"It's a widespread problem. It's all over the county," said St. Louis County Sheriff's deputy Bill Gombold. Gombold, the county's solid-waste enforcement officer, writes dozens of misdemeanor tickets annually for trash burning. Some people are repeat offenders. Others stop burning and get garbage service.

Wisconsin law demands such violations only be prosecuted by the state Department of Justice, a cumbersome process that most authorities are reluctant to use against rural residents who might not even know they're breaking the law.

"For some people, they just don't know. When they find out, they stop," Klun said. "For others, they say they won't give it up until you pry their cold, dead hands off their burn barrel."

In Minnesota, conservation officers, sheriff's deputies and police can issues citations. But it rarely happens.

"A lot of law enforcement (officers) don't even know how serious the issue is and that they should be enforcing it," said Mark Rust, solid waste planner for the Minnesota Office of Environmental Assistance.

In Wisconsin, the recent report recommends that state conservation officers and local law enforcement officers be given authority to write citations for people caught flagrantly violating the garbage burning prohibition. That probably will be requested in 2005.

In Minnesota, lawmakers will be asked in February to eliminate a loophole that allows farmers to burn some garbage if their county doesn't prohibit it. Exactly who qualifies as a farmer hasn't been defined, and many county officials have asked for a single, clear statewide ban on trash with no exceptions.

"That loophole exists from a time when rural solid waste options were limited. That's not the case any more. And a lot of nonfarmer rural residents are taking advantage of it," Rust said. "It's still been illegal for them to burn plastics and such. But once you say they can burn anything, it's almost impossible to enforce the rest."


Both states are hoping that increased education efforts will convince rural residents to stop burning and call their local garbage hauler. In some cases, creative programs have worked.

In Chisago County, Minnesota, hundreds of residents turned in their burn barrels in exchange for a coupon for six months of garbage collection at half price. The county also picked up the old barrel "no questions asked."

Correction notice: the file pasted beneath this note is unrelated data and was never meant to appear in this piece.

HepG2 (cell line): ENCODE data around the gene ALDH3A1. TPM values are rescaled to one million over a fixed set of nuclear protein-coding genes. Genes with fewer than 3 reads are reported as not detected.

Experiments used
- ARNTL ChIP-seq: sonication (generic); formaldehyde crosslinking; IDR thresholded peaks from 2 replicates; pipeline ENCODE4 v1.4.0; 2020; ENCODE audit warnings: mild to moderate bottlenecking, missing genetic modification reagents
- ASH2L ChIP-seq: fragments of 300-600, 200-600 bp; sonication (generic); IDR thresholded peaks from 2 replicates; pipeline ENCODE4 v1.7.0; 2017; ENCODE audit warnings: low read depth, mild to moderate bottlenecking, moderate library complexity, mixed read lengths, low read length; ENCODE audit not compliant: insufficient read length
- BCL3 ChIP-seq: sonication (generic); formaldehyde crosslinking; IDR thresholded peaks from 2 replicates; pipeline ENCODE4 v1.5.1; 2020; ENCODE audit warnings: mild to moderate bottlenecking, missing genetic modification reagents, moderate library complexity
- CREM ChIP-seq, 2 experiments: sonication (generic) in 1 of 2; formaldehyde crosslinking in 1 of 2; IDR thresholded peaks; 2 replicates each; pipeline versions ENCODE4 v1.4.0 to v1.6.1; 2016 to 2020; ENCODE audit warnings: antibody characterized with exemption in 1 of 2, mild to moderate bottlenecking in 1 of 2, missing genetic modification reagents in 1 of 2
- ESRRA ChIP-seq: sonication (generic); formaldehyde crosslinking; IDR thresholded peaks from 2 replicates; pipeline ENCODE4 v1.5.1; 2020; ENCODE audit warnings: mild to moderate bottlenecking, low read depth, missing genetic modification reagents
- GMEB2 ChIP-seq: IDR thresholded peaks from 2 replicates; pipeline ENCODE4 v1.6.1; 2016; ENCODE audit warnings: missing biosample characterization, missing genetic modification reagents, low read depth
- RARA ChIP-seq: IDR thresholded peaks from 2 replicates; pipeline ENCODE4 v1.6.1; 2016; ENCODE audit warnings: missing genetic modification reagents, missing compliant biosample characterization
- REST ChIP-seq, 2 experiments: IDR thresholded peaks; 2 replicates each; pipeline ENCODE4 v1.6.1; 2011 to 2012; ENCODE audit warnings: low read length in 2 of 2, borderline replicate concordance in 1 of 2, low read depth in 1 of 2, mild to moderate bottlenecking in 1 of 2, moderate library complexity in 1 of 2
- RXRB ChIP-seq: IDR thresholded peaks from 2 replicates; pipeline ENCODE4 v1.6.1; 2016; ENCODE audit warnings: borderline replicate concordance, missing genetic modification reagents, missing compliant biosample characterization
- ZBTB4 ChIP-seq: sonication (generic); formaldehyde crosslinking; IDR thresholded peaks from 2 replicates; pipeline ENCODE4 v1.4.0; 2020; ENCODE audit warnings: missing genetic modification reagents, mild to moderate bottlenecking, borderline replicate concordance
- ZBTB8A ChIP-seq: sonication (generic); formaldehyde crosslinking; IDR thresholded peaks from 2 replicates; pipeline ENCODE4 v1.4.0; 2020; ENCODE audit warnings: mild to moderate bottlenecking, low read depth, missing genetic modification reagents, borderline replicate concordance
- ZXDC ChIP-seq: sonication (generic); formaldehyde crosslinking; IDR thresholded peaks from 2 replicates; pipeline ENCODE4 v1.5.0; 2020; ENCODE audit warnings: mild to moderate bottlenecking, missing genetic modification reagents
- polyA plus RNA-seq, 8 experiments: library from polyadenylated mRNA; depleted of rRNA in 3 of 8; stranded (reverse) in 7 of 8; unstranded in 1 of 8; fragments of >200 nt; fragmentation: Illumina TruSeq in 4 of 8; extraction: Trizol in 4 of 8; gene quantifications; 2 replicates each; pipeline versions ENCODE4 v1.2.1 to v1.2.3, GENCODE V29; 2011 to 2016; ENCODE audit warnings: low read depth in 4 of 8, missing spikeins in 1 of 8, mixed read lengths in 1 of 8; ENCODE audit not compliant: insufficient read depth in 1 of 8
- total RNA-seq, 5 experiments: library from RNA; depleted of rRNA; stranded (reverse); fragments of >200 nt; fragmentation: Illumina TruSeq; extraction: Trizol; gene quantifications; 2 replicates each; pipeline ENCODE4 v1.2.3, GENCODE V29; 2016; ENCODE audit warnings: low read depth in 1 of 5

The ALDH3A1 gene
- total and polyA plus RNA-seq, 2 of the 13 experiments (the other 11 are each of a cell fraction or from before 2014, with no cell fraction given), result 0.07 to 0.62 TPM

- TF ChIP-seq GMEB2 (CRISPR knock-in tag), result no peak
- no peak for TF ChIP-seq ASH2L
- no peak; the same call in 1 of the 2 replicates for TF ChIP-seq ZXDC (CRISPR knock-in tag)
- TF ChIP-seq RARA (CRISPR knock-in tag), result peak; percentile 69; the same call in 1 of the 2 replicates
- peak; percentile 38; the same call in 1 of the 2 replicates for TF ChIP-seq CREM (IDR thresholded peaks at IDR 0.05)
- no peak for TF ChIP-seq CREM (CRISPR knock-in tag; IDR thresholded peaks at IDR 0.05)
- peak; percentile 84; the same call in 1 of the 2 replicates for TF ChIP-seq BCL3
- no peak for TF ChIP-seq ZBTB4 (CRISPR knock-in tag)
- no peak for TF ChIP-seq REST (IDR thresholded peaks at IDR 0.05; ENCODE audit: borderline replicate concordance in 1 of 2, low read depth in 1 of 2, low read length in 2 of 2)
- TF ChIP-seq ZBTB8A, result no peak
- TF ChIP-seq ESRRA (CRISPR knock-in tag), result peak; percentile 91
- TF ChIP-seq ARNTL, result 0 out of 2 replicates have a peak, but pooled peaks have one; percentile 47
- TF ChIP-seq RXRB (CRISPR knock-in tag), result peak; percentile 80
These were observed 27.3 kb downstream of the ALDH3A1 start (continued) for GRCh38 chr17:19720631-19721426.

From 1996 to 1999, that program cut the number of burn barrels in the county from 5,000 to about 3,000. By 2002, that number dropped to 1,760.

"We've turned the tide. Most people know the seriousness of the issue now, and they are ratting on their neighbors," said Gary Noreen, Chisago County's solid waste coordinator.

But getting burn barrels snuffed in the Northland will be difficult. The Western Lake Superior Sanitary District surveyed 760 adults in 18 northern Minnesota and northern Wisconsin counties to determine their attitudes about burning household garbage. Of those responding to the survey, 27.5 percent said they regularly burn household garbage or yard waste.

Responses varied significantly between the two states. Nearly 40 percent of Wisconsin residents and 18 percent of Minnesotans surveyed said they burned garbage. Of the Minnesotans who burn, more than half said nothing could get them to stop.

"It's almost a property-rights issue with some people," Kessler said. "There's very little political appetite out there to do much to stop it."

Doug Fairchild, the WLSSD's burn barrel coordinator, said it may take another generation to get rid of burn barrels altogether.

"We have county boards that won't take any action on this because the county commissioners are still burning and won't stop," Fairchild said. "I think the key now is education, especially in the schools. That's how recycling caught on, and that's probably what it will take to get people away from burning their garbage."